The Computrac Moisture Analyser determines moisture in plastics with high accuracy with ease of operation, without having to use toxic reagents.
Able Instruments and Controls said that its Computrac Moisture Analyser provides an excellent alternative method of moisture determination in plastics without using toxic reagents Resins are the constituents that go to make up the different types of plastics products.
Plastics processors will heat the resins then mould or extrude them into the desired shapes.
It is important to keep the resins dry.
If there is excess moisture in the resins, the end product will be defective and prone to break.
This can lead to expensive product recalls and a damaged reputation for the manufacturer.
Plastic processors use large industrial driers to reduce the moisture in the resins.
However, not all processors test their resins to ensure the dryers are working properly.
Able Instruments and Controls told manufacturingtalk that many plastics processors use the Karl Fischer titration method (KF).
It is a recognised primary standard for moisture analysis.
It uses a chemical reaction to determine how much water is in the sample.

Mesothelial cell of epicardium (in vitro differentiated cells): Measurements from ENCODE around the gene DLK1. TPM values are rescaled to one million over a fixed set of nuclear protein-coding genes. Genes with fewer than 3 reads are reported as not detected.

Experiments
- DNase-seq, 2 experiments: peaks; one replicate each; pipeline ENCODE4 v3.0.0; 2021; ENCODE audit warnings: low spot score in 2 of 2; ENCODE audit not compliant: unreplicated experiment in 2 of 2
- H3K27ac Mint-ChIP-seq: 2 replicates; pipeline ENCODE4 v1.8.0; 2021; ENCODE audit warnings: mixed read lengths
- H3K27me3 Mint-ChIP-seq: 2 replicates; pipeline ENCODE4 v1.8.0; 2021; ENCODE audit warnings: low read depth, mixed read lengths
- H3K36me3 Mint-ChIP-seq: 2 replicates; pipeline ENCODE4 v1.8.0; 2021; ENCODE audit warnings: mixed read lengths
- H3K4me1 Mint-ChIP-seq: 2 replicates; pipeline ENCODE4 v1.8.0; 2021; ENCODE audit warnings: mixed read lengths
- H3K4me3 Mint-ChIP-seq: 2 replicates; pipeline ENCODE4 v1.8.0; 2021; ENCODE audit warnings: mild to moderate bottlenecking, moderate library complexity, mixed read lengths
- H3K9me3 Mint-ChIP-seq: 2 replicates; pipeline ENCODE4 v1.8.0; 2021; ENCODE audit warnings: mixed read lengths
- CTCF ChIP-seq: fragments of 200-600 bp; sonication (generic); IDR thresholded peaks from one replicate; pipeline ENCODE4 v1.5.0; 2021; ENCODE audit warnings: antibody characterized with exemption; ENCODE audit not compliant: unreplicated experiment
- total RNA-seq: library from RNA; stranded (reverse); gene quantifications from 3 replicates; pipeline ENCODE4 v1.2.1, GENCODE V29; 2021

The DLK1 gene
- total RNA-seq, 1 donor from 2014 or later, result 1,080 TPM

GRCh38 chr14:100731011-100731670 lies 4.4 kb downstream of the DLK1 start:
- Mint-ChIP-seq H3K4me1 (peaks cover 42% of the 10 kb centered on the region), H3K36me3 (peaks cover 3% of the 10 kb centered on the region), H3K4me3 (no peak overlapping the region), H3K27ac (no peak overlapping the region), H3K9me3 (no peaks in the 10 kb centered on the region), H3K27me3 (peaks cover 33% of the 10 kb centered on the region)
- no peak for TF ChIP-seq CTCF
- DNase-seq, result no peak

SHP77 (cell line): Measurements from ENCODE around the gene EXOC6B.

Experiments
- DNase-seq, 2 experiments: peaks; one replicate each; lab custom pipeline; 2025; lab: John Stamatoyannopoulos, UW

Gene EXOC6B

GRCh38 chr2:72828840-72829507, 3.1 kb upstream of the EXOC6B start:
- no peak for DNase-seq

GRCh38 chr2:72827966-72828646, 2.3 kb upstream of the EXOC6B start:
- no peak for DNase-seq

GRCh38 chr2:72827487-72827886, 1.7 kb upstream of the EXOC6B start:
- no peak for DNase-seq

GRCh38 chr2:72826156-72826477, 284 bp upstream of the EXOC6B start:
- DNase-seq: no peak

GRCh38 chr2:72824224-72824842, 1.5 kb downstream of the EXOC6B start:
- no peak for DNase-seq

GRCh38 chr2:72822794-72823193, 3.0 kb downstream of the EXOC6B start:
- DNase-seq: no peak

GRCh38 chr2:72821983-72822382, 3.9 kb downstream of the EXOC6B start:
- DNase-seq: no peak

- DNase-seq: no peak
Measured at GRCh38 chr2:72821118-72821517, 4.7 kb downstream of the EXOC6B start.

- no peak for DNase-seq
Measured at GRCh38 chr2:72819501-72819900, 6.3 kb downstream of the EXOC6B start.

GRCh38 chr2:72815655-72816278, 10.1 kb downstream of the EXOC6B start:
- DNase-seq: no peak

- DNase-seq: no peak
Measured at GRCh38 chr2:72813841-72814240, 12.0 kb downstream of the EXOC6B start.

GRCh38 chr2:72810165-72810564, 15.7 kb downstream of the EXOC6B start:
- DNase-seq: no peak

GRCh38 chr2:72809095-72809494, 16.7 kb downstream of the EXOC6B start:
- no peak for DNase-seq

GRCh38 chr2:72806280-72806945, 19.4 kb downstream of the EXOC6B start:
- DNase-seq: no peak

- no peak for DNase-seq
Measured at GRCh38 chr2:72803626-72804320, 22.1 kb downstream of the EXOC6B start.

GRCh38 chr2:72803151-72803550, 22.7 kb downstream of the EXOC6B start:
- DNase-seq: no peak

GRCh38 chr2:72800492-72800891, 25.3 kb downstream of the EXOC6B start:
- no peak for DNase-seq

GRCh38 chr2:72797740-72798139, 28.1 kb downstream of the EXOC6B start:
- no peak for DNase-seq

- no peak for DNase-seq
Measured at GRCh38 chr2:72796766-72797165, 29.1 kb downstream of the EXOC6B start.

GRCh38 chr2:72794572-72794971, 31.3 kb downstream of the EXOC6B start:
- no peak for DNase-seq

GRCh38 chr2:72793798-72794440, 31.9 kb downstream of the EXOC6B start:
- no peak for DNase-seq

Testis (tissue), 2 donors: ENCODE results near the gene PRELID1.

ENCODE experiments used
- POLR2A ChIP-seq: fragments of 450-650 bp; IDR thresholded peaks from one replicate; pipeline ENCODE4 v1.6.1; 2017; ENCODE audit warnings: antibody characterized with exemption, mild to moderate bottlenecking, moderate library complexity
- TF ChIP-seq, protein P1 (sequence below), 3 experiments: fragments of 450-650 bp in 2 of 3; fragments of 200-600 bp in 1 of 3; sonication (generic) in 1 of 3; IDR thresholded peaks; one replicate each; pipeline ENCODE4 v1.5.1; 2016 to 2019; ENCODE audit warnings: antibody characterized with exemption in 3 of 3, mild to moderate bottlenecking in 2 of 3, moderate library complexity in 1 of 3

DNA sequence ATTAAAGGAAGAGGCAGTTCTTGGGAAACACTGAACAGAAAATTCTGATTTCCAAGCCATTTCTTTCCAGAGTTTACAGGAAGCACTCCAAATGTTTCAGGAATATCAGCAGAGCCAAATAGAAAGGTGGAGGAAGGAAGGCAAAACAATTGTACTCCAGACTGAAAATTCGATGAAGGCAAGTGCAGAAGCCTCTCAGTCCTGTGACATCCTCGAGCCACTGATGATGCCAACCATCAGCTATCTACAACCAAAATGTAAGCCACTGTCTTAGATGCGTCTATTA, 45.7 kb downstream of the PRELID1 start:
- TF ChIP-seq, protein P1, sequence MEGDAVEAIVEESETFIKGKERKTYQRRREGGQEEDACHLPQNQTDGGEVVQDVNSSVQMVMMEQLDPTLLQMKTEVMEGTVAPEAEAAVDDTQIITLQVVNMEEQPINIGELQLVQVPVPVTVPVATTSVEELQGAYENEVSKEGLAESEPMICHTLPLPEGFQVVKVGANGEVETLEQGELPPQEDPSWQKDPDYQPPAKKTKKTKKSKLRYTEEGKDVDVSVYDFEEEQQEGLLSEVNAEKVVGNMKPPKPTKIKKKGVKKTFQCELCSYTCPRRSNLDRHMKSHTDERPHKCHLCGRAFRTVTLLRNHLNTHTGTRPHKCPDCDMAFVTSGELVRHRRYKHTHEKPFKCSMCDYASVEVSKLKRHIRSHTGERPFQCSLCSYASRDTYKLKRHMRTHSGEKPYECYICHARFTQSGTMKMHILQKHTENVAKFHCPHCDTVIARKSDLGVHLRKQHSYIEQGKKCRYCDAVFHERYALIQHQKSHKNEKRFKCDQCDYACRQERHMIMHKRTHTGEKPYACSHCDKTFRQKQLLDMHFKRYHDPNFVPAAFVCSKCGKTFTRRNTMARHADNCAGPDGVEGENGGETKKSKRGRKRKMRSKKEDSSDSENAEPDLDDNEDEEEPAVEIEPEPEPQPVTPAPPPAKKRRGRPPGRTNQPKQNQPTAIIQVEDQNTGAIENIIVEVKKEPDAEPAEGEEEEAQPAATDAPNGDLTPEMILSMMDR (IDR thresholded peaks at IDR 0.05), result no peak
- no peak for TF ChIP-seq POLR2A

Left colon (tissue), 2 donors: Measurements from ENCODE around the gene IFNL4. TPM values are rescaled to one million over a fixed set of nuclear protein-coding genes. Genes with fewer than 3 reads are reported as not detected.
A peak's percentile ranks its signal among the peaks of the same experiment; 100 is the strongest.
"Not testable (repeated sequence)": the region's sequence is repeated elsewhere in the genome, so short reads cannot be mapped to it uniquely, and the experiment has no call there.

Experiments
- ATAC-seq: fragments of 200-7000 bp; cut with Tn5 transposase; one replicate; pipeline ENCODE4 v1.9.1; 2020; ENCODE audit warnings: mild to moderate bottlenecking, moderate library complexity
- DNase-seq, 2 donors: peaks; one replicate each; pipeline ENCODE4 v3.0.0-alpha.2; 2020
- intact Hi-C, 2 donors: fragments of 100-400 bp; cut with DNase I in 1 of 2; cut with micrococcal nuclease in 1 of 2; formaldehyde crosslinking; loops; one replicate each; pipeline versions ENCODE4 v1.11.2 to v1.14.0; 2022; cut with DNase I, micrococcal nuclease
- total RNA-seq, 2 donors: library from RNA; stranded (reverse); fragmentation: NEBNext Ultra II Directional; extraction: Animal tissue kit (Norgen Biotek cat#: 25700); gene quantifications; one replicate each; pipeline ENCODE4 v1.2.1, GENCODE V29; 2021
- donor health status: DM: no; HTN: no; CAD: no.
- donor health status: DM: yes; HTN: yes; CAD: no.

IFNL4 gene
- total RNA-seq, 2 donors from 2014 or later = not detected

It is a very accurate method but one that uses toxic chemicals, large quantities of high grade glassware and also requires a relatively high level of operator skill.
The Computrac Moisture Analyser provides an excellent alternative method of moisture determination in plastics.
It shows superb correlation with the KF method, and high accuracy with ease of operation, and without the need for toxic reagents.
The long term operating costs of the Computrac are significantly less than the KF method, said Able, as consumables are kept to a minimum and labour requirements reduced.
The Computrac is highly durable and can be deployed directly in the manufacturing facility.
Even in these days of improved quality control, there are still companies who do not test for moisture at all, which is obviously a gamble.
If the driers are not operating to specification, resin drying will be incomplete and this may not be apparent until the finished product is found to be defective.
If, for example, the faulty plastics has been used in the manufacture of a medical device, this may have serious consequences.
The Computrac is already established in the testing of plastics production for many applications.
A few examples of these are: medical devices; automotive parts; custom injection moulding; packaging (bubble wrap, bottles, etc) and resin manufacturers.
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